The Value of Learning to Write by Hand

Researchers at the Norwegian University of Science and Technology (NTNU) say that both children and adults learn more and remember things more efficiently when writing by hand rather than a keyboard. The study’s author believes all modern children should receive at least some instruction in handwriting.

The brain activity of 12 young adults and 12 children was assessed on two occasions — once while writing in a notebook, and again while typing on a keyboard.

The results were quite clear. Both adolescent and adult brains are much more active while writing in comparison to typing.

“The use of pen and paper gives the brain more ‘hooks’ to hang your memories on. Writing by hand creates much more activity in the sensorimotor parts of the brain. A lot of senses are activated by pressing the pen on paper, seeing the letters you write and hearing the sound you make while writing. These sense experiences create contact between different parts of the brain and open the brain up for learning. We both learn better and remember better,” Professor Audrey van der Meer explained in a media release.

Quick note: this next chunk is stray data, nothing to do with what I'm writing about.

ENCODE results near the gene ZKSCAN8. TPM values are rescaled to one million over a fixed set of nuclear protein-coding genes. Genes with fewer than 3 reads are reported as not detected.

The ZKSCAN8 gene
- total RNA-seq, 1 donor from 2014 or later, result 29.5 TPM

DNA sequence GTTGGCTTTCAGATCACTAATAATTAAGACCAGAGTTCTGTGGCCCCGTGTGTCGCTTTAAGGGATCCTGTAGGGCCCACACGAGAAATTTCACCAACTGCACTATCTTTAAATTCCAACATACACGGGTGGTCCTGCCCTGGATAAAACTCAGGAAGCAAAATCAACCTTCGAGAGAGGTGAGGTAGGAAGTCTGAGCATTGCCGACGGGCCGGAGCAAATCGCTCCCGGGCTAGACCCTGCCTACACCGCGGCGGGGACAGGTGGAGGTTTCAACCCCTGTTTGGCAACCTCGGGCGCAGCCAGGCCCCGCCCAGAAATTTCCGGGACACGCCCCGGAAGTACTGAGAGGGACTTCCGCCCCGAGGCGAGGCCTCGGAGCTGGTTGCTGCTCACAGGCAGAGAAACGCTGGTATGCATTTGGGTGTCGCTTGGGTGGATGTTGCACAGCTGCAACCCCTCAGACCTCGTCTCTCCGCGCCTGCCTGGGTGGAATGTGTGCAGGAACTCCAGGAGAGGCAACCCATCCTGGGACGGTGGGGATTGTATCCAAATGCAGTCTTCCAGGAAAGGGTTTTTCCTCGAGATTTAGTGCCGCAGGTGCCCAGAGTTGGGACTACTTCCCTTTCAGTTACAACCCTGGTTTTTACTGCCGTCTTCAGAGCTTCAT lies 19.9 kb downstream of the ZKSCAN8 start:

Professor van der Meer says it is essential to a child’s development to both write and draw from an early age, especially within an educational environment.

“Learning to write by hand is a bit slower process, but it’s important for children to go through the tiring phase of learning to write by hand. The intricate hand movements and the shaping of letters are beneficial in several ways. If you use a keyboard, you use the same movement for each letter. Writing by hand requires control of your fine motor skills and senses. It’s important to put the brain in a learning state as often as possible. I would use a keyboard to write an essay, but I’d take notes by hand during a lecture,” van der Meer contends.

The timing of reading the results of the research study discussed below coincided with discovering these useless signatures:

Jack Lew, Treasury of the Secretary
Tim Geithner, Secretary of the Treasury